knock-on effects

Democrats seem to realize the folly of having a cultural program without an economic one; a substantial restructuring of that party may now be under way.  Bipartisan cooperation in Congress seems to once again be in the air, if for no other reason than to act as a check on Mr. Trump’s more economically questionable impulses.   Trump’s “basket of deplorables” social views may make Americans more vividly aware of the issues at stake, and what progress needs to be made   …and serve as a call to arms for activism, as well.

Another thought:  yesterday’s news showed the Trump brand name being removed from several apartment buildings on the West Side of Manhattan.  Based on feedback from tenants, the owner, who licenses the Trump name, concluded that retaining the buildings’ branding would result in lower rents/higher vacancies.  Given that Trump does not intend to have his business interests run by an independent third party while he is in office, the public would seem to me to have an unusually large ability to influence his presidential actions by its attitude toward Trump-branded products.  I’m not sure whether this is good or bad   …but “good” would be my guess.

All in all, the UK seems to be lost in dreams of the days when it ruled the oceans.  The US is less clear.  We may be in the early days of a renaissance.


Warren Buffett on the US economy

On pages seven and eight of his thirty page-long annual letter to shareholders of Berkshire Hathaway, Warren Buffett takes issue with politicians who are emphasizing the supposed weakness of the US economy.

After arguing, reasonably, that even 2% real GDP growth (more than double the growth of the population) is something Americans should be happy about, he says:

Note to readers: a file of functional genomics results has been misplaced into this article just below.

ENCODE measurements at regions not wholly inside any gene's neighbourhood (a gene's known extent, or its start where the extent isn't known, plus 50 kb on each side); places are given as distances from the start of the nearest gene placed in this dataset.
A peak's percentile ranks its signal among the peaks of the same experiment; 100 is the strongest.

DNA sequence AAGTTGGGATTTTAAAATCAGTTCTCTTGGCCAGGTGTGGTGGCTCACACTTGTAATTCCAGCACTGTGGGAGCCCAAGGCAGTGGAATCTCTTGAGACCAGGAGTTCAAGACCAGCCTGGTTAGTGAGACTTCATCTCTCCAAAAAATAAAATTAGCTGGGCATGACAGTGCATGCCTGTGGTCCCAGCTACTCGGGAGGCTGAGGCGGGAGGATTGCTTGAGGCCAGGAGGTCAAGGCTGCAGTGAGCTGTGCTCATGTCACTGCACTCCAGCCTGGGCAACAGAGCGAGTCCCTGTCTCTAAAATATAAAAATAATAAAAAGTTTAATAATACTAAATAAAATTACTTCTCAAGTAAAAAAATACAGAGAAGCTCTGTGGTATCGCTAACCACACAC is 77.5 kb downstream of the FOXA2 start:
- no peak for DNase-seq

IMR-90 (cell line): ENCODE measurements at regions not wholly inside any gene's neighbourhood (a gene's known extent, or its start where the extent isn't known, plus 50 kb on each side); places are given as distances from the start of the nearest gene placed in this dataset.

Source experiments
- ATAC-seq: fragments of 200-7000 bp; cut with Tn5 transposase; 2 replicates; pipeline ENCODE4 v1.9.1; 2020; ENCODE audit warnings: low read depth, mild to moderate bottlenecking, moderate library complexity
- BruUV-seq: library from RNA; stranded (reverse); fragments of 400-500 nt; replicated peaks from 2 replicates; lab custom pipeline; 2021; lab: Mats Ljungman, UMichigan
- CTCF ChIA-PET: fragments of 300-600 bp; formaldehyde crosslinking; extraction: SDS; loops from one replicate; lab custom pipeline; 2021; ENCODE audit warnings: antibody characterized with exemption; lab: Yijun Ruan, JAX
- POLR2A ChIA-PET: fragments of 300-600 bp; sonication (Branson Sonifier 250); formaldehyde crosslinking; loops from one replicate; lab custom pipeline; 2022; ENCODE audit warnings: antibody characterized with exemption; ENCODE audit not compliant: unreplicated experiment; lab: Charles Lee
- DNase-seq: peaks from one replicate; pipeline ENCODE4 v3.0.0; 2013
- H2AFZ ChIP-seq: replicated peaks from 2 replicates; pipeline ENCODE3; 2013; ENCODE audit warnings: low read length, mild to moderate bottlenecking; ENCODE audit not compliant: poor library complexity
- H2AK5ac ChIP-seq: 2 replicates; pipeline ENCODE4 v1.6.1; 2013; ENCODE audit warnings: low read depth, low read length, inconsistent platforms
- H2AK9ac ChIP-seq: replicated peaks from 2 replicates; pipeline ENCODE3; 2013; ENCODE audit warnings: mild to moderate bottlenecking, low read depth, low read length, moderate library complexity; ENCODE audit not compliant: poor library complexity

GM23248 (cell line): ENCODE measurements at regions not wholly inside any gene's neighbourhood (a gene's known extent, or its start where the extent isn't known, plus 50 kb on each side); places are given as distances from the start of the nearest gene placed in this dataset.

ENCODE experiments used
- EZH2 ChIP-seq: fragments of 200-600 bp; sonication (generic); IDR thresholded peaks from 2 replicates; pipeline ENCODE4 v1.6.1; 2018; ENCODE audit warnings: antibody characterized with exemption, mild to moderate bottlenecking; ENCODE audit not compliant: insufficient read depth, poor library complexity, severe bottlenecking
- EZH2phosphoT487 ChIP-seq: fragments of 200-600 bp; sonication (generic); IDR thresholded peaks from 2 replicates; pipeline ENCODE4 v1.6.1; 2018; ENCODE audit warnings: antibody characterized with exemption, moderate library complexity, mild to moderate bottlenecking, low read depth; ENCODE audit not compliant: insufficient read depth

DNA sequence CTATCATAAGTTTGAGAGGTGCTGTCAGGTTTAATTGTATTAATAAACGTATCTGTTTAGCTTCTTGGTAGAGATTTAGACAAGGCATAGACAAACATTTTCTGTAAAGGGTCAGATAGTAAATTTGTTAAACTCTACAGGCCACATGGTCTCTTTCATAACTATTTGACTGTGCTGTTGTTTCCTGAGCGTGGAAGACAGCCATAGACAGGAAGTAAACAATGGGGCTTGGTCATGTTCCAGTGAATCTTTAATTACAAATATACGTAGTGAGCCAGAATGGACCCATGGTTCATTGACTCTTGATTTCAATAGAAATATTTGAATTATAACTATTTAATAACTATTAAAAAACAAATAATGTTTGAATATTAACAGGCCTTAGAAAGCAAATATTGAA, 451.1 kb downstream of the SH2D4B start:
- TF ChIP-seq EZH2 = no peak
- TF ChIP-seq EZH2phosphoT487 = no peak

“Though the pie to be shared by the next generation will be far larger than today’s, how it will be divided will remain fiercely contentious. Just as is now the case, there will be struggles for the increased output of goods and services between those people in their productive years and retirees, between the healthy and the infirm, between the inheritors and the Horatio Algers, between investors and workers and, in particular, between those with talents that are valued highly by the marketplace and the equally decent hard-working Americans who lack the skills the market prizes…

The good news, however, is that even members of the “losing” sides will almost certainly enjoy – as they should – far more goods and services in the future than they have in the past. The quality of their increased bounty will also dramatically improve…My parents, when young, could not envision a television set, nor did I, in my 50s, think I needed a personal computer. Both products, once people saw what they could do, quickly revolutionized their lives. I now spend ten hours a week playing bridge online. And, as I write this letter, “search” is invaluable to me. (I’m not ready for Tinder, however.) For 240 years it’s been a terrible mistake to bet against America…”